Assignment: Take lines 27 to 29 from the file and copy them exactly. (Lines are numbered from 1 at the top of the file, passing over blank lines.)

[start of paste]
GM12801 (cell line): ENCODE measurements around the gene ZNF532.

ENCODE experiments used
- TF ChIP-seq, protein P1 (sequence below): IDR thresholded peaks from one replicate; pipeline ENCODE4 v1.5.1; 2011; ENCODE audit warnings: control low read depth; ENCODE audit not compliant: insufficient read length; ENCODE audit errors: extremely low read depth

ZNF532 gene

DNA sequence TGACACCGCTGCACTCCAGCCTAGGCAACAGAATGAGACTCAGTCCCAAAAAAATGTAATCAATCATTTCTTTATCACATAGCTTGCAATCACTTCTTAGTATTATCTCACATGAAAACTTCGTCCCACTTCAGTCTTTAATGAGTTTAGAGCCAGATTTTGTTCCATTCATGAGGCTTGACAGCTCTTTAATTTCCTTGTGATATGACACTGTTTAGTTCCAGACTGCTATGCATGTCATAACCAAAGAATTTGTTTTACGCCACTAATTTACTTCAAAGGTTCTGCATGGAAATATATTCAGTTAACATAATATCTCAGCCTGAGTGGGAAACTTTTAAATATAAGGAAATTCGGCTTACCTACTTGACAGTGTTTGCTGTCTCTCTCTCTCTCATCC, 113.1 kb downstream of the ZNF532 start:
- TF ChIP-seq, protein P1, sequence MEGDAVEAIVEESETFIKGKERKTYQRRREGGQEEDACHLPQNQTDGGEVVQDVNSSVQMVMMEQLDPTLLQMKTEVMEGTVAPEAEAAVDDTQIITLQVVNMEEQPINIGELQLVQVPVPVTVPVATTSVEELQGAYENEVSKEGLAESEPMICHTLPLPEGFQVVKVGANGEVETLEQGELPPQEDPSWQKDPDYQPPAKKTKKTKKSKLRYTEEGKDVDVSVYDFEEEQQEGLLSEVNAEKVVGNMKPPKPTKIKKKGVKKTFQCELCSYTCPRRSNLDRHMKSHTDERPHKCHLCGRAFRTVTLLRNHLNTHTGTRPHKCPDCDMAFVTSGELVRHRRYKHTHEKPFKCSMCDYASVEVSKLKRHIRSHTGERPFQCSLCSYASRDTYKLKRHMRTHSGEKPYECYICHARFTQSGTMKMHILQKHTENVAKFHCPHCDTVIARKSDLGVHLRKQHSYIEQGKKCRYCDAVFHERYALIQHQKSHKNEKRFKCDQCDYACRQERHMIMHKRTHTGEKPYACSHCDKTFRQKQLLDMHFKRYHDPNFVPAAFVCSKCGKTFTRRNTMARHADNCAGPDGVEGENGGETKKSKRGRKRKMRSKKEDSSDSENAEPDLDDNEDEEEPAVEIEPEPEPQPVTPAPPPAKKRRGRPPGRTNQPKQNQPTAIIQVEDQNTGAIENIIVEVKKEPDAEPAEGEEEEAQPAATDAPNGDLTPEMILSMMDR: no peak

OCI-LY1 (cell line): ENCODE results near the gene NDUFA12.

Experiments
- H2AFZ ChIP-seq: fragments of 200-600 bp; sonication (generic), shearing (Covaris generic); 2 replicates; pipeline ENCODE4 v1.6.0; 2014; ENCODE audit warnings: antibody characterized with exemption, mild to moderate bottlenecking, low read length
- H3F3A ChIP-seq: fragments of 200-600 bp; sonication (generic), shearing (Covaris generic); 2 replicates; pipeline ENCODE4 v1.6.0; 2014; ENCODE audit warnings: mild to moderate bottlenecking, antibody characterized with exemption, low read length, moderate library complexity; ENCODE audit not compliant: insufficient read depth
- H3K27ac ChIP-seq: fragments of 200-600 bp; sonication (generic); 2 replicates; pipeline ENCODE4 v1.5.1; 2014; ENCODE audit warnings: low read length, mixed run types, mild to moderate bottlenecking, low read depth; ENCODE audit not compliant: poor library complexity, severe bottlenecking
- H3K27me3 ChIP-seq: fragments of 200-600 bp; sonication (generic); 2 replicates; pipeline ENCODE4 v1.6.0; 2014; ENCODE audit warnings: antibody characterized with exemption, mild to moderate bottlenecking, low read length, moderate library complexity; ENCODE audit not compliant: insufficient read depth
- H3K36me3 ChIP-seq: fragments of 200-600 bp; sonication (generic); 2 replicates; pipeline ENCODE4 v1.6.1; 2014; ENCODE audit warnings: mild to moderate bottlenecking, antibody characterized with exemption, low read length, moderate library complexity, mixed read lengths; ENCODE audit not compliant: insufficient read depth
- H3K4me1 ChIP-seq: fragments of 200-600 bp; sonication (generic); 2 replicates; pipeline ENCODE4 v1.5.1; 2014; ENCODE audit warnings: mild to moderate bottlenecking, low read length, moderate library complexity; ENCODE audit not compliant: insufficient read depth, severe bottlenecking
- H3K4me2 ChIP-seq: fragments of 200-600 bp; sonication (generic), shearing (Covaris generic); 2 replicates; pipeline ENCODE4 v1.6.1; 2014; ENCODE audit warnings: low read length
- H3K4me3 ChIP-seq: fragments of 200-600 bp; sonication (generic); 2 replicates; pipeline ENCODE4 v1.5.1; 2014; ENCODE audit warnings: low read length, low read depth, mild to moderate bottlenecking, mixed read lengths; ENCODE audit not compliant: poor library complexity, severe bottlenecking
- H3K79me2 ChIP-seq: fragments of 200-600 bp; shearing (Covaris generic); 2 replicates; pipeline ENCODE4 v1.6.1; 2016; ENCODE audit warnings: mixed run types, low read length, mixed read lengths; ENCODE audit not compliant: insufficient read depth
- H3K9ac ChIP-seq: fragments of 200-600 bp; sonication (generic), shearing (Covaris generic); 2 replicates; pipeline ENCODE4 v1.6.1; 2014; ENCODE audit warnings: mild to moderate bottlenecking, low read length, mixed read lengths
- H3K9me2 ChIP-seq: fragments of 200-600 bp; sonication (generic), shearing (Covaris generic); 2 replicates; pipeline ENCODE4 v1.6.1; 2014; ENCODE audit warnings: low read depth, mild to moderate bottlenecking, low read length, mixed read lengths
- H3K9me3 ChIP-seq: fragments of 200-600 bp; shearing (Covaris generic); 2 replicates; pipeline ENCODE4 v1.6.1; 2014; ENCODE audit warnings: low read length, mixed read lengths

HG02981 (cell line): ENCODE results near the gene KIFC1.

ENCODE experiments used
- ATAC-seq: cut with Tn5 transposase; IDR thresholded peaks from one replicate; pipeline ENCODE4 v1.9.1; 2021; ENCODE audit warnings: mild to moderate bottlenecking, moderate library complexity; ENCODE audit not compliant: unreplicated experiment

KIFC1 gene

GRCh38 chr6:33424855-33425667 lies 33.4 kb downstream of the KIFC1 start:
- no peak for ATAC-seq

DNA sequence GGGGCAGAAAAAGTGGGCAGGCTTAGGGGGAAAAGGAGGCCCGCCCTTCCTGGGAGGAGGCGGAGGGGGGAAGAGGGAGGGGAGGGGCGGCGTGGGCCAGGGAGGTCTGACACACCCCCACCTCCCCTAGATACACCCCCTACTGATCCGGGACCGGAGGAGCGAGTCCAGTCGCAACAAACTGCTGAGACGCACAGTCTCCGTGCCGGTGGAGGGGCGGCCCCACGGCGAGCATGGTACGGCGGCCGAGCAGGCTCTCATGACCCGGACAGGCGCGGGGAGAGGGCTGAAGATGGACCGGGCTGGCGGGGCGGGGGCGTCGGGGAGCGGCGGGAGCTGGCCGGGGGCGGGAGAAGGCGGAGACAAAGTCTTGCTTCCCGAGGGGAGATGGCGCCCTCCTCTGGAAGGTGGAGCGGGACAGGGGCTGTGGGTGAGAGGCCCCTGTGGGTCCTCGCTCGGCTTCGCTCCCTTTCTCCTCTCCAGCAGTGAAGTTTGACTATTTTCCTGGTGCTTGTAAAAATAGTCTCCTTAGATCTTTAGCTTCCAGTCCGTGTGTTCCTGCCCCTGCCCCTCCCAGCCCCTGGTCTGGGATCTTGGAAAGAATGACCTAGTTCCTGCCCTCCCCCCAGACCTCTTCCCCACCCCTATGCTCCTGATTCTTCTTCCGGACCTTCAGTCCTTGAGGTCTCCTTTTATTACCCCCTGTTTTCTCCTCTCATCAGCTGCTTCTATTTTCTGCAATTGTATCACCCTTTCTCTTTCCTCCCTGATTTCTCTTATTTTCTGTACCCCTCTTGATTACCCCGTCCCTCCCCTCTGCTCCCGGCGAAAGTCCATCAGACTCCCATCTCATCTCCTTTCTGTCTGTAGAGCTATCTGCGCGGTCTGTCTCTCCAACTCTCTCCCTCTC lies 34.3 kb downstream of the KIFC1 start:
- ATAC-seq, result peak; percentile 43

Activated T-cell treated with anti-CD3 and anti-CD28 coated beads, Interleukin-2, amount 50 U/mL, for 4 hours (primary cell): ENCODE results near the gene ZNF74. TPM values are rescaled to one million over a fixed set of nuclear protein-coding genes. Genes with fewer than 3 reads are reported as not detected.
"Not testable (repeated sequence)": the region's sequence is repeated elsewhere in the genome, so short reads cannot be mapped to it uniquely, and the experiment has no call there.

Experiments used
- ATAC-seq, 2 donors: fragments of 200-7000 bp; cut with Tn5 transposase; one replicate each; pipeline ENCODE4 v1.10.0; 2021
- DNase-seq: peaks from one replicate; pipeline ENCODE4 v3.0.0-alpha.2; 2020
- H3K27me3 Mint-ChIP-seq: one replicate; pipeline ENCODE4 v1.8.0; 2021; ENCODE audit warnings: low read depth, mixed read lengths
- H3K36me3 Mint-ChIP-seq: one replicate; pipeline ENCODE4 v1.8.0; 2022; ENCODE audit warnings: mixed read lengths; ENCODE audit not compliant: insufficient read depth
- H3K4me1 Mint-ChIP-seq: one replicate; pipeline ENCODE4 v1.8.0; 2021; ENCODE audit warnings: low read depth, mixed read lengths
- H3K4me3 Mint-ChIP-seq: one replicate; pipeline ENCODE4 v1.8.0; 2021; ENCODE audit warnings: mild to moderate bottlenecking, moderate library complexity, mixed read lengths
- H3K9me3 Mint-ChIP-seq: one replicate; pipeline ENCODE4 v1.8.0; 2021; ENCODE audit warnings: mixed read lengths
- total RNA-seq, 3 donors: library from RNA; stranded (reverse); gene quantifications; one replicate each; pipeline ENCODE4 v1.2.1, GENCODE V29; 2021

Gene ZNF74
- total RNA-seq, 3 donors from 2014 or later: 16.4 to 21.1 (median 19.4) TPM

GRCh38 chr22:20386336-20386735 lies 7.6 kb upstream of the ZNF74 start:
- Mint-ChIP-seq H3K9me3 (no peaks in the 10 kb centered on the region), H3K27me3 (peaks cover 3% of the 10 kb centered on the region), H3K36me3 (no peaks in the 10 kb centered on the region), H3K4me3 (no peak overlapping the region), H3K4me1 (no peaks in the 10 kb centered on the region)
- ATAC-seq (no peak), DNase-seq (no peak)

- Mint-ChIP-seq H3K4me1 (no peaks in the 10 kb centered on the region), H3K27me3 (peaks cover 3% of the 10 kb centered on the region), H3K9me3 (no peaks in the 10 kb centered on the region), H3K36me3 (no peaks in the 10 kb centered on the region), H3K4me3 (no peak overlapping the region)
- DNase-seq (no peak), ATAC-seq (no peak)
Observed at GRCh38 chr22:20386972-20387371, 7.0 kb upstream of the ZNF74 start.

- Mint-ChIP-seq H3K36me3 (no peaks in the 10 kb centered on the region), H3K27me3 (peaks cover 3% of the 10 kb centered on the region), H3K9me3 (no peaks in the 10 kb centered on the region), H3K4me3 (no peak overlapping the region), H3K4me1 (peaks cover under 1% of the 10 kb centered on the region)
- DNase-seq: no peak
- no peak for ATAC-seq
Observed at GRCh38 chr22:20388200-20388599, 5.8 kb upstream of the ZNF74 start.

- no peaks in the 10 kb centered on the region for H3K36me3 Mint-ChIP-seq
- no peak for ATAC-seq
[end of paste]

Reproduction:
DNA sequence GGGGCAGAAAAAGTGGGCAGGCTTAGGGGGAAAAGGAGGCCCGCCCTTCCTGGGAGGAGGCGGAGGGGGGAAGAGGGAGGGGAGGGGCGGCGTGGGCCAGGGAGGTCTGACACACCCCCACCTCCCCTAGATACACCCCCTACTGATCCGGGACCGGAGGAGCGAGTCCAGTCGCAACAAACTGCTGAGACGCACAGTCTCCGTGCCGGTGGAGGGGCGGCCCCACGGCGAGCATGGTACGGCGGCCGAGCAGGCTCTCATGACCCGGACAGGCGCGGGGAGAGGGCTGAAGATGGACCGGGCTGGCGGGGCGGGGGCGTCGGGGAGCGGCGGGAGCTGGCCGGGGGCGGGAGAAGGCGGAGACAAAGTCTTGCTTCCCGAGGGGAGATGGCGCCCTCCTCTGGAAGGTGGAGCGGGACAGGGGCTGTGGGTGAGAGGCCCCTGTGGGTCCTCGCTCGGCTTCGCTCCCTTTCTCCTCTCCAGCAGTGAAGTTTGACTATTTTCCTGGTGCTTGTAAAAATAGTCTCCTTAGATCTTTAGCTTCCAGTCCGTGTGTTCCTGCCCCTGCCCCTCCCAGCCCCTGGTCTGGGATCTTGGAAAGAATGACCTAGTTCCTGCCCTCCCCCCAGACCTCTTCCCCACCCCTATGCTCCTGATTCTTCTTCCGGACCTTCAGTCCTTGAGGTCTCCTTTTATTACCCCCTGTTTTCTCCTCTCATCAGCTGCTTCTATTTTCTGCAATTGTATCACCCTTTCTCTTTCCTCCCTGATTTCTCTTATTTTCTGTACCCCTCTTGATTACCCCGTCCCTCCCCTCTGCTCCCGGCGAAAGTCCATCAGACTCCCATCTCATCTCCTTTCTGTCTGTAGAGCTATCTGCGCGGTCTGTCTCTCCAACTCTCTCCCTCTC lies 34.3 kb downstream of the KIFC1 start:
- ATAC-seq, result peak; percentile 43

Activated T-cell treated with anti-CD3 and anti-CD28 coated beads, Interleukin-2, amount 50 U/mL, for 4 hours (primary cell): ENCODE results near the gene ZNF74. TPM values are rescaled to one million over a fixed set of nuclear protein-coding genes. Genes with fewer than 3 reads are reported as not detected.